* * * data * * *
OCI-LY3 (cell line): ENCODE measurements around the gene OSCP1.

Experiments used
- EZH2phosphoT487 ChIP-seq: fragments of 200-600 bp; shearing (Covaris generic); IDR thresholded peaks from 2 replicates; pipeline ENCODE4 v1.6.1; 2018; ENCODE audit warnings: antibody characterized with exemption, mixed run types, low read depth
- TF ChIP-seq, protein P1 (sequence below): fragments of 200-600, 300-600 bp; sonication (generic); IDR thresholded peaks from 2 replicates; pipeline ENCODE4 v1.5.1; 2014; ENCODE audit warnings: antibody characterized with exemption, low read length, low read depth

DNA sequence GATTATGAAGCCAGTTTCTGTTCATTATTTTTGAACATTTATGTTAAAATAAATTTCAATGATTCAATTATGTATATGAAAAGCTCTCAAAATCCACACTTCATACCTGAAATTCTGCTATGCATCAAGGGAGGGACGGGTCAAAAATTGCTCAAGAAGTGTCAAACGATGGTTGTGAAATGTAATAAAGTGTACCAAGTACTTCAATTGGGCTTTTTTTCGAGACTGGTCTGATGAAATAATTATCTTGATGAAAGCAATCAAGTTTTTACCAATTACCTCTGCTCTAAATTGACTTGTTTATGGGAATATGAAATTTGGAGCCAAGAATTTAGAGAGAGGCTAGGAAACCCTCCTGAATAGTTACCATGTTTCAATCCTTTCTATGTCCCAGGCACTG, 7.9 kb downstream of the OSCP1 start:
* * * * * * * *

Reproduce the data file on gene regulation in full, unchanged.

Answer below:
OCI-LY3 (cell line): ENCODE measurements around the gene OSCP1.

Experiments used
- EZH2phosphoT487 ChIP-seq: fragments of 200-600 bp; shearing (Covaris generic); IDR thresholded peaks from 2 replicates; pipeline ENCODE4 v1.6.1; 2018; ENCODE audit warnings: antibody characterized with exemption, mixed run types, low read depth
- TF ChIP-seq, protein P1 (sequence below): fragments of 200-600, 300-600 bp; sonication (generic); IDR thresholded peaks from 2 replicates; pipeline ENCODE4 v1.5.1; 2014; ENCODE audit warnings: antibody characterized with exemption, low read length, low read depth

DNA sequence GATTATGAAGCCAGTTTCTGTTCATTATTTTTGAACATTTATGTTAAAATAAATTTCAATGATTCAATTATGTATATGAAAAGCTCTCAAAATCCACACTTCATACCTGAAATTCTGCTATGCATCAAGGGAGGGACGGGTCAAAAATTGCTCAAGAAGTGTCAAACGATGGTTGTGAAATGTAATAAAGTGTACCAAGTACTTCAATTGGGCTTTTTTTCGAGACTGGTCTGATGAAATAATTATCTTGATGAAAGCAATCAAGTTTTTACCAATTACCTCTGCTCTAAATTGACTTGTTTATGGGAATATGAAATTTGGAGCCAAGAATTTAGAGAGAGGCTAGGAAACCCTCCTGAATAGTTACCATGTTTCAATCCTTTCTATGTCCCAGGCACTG, 7.9 kb downstream of the OSCP1 start: